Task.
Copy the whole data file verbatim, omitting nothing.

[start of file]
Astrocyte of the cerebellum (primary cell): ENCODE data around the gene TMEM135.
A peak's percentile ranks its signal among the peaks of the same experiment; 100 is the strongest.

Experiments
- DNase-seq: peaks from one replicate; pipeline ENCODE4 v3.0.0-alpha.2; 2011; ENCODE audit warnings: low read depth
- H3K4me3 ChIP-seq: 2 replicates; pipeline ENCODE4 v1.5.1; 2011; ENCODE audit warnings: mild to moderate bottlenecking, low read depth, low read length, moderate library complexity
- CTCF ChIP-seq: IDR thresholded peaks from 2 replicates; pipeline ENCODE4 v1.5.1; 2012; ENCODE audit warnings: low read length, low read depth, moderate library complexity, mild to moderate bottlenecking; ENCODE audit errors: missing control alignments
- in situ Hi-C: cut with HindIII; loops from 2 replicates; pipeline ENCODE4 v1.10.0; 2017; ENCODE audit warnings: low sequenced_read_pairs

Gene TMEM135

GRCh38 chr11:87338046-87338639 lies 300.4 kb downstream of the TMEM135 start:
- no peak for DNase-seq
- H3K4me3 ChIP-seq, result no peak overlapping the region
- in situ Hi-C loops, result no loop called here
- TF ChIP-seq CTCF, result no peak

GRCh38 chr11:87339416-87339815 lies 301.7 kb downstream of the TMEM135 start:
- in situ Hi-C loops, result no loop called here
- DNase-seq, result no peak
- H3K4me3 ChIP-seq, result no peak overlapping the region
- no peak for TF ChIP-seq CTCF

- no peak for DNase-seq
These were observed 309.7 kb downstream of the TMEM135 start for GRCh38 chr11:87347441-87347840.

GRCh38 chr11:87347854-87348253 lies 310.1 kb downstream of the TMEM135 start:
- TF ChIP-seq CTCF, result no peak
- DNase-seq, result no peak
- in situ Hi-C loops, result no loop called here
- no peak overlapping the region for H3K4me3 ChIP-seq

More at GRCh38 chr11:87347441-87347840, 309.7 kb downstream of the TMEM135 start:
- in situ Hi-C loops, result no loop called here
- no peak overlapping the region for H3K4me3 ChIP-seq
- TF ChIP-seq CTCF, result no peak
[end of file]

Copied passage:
Astrocyte of the cerebellum (primary cell): ENCODE data around the gene TMEM135.
A peak's percentile ranks its signal among the peaks of the same experiment; 100 is the strongest.

Experiments
- DNase-seq: peaks from one replicate; pipeline ENCODE4 v3.0.0-alpha.2; 2011; ENCODE audit warnings: low read depth
- H3K4me3 ChIP-seq: 2 replicates; pipeline ENCODE4 v1.5.1; 2011; ENCODE audit warnings: mild to moderate bottlenecking, low read depth, low read length, moderate library complexity
- CTCF ChIP-seq: IDR thresholded peaks from 2 replicates; pipeline ENCODE4 v1.5.1; 2012; ENCODE audit warnings: low read length, low read depth, moderate library complexity, mild to moderate bottlenecking; ENCODE audit errors: missing control alignments
- in situ Hi-C: cut with HindIII; loops from 2 replicates; pipeline ENCODE4 v1.10.0; 2017; ENCODE audit warnings: low sequenced_read_pairs

Gene TMEM135

GRCh38 chr11:87338046-87338639 lies 300.4 kb downstream of the TMEM135 start:
- no peak for DNase-seq
- H3K4me3 ChIP-seq, result no peak overlapping the region
- in situ Hi-C loops, result no loop called here
- TF ChIP-seq CTCF, result no peak

GRCh38 chr11:87339416-87339815 lies 301.7 kb downstream of the TMEM135 start:
- in situ Hi-C loops, result no loop called here
- DNase-seq, result no peak
- H3K4me3 ChIP-seq, result no peak overlapping the region
- no peak for TF ChIP-seq CTCF

- no peak for DNase-seq
These were observed 309.7 kb downstream of the TMEM135 start for GRCh38 chr11:87347441-87347840.

GRCh38 chr11:87347854-87348253 lies 310.1 kb downstream of the TMEM135 start:
- TF ChIP-seq CTCF, result no peak
- DNase-seq, result no peak
- in situ Hi-C loops, result no loop called here
- no peak overlapping the region for H3K4me3 ChIP-seq

More at GRCh38 chr11:87347441-87347840, 309.7 kb downstream of the TMEM135 start:
- in situ Hi-C loops, result no loop called here
- no peak overlapping the region for H3K4me3 ChIP-seq
- TF ChIP-seq CTCF, result no peak